Lanzarote opens Europe’s first underwater museum - and it's stunning
Beneath the waves
Museo Atlántico, an underwater museum featuring more than 300 sculptural works, has opened to the public.
The installations, by British artist Jason deCaires Taylor, can be found 14 metres beneath the surface of the Atlantic Ocean in Bahía de Las Coloradas (Coloradas Bay), on the south coast of Lanzarote in the Canary Islands.
The site (see our gallery above) spans an area of 2,500 square-metres, and can be explored by scuba divers, snorkellers or from glass-bottomed boats.
The permanent works, which include a 30 metre-long, 100-tonne wall, have been created entirely with pH neutral materials designed to foster the reproduction of local fish species and create a habitat for marine life in the Unesco-designated World Biosphere Reserve.
The sculptures aim to portray “the dialogue between past and present and the divisions within society”, with some of the most notable works including The Rubicon, The Vortex and The Raft of Lampedusa, which references the influx of refugees on the Italian island.
The exhibition pays tribute to the refugees that succeed, but also those whose “dreams and hopes remain at the bottom of the sea”, Taylor told The Local.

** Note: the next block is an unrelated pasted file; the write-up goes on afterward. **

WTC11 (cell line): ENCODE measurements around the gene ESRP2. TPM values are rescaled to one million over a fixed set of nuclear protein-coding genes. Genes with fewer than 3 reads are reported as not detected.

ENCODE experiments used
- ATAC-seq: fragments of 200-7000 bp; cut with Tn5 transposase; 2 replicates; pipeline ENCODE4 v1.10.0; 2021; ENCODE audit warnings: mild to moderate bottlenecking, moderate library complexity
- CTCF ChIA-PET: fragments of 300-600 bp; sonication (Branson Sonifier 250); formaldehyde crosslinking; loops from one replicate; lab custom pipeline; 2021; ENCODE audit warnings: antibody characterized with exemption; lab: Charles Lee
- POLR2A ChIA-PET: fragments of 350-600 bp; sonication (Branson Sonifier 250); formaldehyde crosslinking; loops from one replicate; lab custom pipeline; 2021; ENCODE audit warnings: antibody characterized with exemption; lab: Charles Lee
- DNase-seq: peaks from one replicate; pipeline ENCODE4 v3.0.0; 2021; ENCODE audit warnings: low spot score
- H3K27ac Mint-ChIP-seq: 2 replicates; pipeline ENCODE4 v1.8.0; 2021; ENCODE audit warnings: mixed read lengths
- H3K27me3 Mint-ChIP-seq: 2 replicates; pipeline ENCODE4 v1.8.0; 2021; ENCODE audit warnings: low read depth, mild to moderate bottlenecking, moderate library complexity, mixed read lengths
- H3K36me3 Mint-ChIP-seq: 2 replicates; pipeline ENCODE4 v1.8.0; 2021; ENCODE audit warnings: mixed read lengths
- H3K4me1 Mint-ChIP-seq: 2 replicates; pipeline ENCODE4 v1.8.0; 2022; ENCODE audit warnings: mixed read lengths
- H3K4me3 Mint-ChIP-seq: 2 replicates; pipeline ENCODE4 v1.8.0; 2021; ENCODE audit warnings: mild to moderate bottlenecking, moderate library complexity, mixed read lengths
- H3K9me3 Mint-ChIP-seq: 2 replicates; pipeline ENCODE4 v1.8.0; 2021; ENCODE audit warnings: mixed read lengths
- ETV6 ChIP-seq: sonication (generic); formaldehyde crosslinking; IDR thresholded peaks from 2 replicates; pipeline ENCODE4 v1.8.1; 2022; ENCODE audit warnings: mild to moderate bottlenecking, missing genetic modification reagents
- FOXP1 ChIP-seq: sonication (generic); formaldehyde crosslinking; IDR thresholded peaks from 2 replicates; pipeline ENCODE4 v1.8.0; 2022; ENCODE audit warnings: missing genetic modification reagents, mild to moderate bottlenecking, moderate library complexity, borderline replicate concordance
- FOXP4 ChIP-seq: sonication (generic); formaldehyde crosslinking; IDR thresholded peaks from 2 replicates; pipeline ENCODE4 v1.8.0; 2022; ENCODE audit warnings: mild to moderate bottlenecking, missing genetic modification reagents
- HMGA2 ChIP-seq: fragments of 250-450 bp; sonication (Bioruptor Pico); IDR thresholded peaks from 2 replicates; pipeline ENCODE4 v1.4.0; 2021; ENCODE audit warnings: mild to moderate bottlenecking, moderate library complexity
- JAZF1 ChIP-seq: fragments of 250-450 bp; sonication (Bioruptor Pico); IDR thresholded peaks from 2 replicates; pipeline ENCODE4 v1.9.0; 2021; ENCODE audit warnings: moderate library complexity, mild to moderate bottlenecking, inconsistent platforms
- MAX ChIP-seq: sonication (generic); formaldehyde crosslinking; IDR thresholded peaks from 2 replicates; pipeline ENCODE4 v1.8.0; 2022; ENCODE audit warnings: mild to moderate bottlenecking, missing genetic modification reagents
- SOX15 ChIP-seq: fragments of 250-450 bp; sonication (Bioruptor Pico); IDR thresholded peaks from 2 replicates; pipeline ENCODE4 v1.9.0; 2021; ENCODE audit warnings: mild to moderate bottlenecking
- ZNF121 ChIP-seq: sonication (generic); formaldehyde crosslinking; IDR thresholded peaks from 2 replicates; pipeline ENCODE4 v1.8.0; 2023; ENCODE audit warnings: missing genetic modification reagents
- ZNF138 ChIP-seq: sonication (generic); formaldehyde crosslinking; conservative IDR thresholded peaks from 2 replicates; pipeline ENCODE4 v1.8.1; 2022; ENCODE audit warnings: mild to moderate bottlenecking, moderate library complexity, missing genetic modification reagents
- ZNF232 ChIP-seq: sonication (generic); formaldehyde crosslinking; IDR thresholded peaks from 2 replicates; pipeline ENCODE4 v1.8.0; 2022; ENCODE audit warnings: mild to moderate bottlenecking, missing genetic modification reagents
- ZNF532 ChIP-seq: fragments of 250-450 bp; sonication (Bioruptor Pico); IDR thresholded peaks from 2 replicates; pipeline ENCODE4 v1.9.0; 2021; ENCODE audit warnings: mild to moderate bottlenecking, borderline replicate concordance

“I hope that the Museo Atlántico of Lanzarote represents an entry point to a different world and promotes a better understanding of our precious marine environment and of how much we depend on it,” Taylor said at the museum’s opening earlier this month.
The Museo Atlántico is not the first showcase of underwater artwork by Taylor. He has previously opened the MUSA (Museo Subacuático de Arte) in the surrounding waters of Cancun and Isla Mujeres in Mexico in 2009, as well as the Molinere Bay Underwater Sculpture Park in Grenada in the Caribbean, which was the first of its kind when it opened in 2006.
In 2014, Mr Taylor’s Ocean Atlas piece in the waters of New Providence in Nassau, Bahamas, became the largest single sculpture ever to be installed underwater, weighing more than 60 tonnes.
“Snorkelling around submerged sculptures is an unforgettable experience,” said travel writer Hazel Plush, who visited the Grenada installation last year.
“Taylor has an uncanny ability to capture the human likeness, and seeing these figures trapped forever on the bottom of the ocean was a surprisingly emotional experience.
"This isn't just a gimmick – every piece is in harmony with its surroundings, and designed to attract marine life while giving snorkellers and scuba divers some food for thought too.
"It's great news that Taylor's work is now a little closer to home.”
See cactlanzarote.com for more.
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